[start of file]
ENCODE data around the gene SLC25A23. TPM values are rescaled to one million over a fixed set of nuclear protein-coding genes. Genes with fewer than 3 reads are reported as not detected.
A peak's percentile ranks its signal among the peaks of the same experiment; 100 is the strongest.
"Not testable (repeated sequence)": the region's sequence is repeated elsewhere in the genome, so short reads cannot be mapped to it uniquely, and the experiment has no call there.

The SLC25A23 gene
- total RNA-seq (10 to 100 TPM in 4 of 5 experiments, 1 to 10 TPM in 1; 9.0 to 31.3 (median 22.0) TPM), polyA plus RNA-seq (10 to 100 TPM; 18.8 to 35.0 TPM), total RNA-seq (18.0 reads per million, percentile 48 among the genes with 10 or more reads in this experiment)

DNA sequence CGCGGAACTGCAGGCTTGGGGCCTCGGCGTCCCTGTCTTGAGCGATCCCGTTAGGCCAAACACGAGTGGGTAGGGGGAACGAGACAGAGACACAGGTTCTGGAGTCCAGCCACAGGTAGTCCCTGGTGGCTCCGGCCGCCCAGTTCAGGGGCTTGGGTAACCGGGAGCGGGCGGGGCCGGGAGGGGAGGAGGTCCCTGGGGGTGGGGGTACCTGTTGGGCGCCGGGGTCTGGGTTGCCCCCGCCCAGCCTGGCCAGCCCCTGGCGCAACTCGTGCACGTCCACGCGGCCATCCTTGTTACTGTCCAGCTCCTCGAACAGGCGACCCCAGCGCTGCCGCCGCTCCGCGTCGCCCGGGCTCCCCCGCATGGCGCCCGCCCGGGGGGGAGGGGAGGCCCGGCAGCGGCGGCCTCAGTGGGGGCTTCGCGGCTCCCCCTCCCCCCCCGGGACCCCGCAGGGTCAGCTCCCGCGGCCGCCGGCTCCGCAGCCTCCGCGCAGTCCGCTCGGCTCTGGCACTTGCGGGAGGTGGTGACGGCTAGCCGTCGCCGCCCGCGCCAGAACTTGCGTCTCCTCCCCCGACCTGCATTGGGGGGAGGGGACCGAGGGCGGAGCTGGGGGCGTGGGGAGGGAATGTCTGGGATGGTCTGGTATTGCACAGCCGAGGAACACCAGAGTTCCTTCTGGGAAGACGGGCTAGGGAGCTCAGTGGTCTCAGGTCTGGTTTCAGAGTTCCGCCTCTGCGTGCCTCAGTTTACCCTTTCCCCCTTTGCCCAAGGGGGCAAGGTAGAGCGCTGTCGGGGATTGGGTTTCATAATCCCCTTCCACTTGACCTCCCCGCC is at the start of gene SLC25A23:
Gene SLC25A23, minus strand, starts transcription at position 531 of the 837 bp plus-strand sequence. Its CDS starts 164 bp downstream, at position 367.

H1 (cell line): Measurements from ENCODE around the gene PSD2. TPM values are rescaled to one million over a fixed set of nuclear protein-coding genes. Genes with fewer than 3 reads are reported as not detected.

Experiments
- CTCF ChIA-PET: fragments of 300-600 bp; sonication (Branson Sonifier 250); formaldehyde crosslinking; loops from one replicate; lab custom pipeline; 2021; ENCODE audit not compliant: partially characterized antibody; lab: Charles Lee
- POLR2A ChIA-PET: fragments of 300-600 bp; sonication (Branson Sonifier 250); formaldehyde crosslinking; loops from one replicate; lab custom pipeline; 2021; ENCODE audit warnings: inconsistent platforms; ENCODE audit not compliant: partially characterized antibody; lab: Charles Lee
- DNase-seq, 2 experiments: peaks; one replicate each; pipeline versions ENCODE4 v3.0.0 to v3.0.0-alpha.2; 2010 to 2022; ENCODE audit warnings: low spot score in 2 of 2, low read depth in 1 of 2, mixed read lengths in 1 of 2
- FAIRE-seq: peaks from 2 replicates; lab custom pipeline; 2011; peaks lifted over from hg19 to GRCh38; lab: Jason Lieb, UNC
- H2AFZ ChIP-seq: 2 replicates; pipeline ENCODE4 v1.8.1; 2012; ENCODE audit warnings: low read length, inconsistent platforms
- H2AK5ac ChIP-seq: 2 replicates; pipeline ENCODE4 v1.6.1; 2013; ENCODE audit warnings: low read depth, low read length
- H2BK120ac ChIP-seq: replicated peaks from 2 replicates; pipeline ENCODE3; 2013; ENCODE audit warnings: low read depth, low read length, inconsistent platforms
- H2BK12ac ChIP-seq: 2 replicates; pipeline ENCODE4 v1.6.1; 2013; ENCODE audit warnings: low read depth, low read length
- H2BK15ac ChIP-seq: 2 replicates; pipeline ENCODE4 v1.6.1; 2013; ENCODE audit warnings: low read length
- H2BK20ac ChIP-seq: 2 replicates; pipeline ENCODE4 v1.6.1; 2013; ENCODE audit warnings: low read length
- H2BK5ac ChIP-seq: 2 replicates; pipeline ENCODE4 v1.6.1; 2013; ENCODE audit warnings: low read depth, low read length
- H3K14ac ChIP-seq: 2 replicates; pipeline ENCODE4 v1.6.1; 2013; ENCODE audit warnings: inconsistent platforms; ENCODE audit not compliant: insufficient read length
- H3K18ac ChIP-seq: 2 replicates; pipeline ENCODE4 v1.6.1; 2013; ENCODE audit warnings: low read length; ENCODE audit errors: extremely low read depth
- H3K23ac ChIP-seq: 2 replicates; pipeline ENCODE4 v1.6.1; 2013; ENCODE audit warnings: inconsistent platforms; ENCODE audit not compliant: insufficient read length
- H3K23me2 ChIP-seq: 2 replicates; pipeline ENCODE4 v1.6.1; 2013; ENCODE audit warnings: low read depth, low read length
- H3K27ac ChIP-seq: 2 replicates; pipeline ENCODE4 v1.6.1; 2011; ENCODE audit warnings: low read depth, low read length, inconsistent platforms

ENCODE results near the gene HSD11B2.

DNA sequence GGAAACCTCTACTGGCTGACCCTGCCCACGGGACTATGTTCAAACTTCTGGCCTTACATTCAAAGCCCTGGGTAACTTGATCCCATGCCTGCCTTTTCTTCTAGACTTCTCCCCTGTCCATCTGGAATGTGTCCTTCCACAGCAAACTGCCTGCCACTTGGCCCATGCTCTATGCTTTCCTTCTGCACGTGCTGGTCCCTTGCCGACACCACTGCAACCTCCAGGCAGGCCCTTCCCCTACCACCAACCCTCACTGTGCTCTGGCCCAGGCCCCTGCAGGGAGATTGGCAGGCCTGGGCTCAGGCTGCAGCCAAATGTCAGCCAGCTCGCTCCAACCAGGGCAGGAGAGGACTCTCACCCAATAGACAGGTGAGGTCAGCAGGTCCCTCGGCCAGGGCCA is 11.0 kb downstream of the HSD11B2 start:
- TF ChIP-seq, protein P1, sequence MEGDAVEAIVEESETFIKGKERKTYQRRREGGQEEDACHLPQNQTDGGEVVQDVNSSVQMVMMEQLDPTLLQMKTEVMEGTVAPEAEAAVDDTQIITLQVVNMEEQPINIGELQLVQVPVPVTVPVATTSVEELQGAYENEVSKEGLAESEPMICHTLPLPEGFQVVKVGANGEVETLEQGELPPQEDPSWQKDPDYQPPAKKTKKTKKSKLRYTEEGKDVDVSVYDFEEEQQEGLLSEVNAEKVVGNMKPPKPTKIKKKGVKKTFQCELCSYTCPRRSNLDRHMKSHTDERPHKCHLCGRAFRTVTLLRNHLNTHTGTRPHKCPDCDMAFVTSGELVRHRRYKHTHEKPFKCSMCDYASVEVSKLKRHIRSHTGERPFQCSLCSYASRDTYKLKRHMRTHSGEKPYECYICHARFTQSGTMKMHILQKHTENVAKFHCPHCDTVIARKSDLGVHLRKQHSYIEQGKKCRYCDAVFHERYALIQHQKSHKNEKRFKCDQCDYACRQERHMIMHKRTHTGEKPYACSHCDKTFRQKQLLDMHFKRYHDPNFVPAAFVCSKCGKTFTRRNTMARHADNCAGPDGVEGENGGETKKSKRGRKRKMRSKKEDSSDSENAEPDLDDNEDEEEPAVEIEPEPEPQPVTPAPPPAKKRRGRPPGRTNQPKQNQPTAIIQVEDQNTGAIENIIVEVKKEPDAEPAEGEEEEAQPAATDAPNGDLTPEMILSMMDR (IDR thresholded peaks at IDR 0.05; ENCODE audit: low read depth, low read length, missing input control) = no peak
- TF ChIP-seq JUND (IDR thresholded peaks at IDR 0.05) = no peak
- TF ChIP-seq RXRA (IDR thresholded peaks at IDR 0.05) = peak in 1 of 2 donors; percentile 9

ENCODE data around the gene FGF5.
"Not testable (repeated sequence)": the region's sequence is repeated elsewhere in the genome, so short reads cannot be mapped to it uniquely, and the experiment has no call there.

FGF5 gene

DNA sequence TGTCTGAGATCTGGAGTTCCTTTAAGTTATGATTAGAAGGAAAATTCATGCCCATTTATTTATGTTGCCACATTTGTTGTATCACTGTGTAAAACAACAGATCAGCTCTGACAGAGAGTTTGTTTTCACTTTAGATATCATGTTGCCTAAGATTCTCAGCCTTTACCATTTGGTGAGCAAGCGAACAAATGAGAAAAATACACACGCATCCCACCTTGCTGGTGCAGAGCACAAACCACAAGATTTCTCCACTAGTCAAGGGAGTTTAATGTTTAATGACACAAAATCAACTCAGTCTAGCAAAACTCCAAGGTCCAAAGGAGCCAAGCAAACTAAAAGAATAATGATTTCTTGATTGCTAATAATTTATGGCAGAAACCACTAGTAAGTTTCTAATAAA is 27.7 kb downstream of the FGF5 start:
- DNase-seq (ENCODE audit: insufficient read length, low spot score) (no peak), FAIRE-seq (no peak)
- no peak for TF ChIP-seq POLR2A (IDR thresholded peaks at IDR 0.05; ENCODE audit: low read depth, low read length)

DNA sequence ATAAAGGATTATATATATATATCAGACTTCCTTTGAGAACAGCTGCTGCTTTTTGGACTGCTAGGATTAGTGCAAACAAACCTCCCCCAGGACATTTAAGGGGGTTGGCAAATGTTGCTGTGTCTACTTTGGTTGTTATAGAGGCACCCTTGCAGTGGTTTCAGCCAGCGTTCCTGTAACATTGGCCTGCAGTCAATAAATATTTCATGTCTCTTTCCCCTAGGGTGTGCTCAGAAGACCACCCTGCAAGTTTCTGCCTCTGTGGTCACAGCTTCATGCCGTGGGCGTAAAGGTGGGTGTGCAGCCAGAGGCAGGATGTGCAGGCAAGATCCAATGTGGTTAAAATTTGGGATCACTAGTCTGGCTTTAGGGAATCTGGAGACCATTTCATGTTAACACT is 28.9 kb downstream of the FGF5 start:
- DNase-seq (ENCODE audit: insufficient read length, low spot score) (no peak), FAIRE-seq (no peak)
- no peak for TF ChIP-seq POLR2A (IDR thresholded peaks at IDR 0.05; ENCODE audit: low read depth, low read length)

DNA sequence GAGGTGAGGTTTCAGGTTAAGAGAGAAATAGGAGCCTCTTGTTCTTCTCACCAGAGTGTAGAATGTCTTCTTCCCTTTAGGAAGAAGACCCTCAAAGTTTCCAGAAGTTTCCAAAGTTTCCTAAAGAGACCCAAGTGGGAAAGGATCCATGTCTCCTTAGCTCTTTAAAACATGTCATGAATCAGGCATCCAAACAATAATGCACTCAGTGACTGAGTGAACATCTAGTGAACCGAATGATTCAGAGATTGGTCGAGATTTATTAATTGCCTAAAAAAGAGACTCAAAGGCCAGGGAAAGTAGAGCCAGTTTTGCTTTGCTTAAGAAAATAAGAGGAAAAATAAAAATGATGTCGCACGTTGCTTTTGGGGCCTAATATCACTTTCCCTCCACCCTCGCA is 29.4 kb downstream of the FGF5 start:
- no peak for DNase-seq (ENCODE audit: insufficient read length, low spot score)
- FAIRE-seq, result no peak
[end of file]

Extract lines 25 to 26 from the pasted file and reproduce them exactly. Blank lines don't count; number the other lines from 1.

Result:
- H3K27ac ChIP-seq: 2 replicates; pipeline ENCODE4 v1.6.1; 2011; ENCODE audit warnings: low read depth, low read length, inconsistent platforms

ENCODE results near the gene HSD11B2.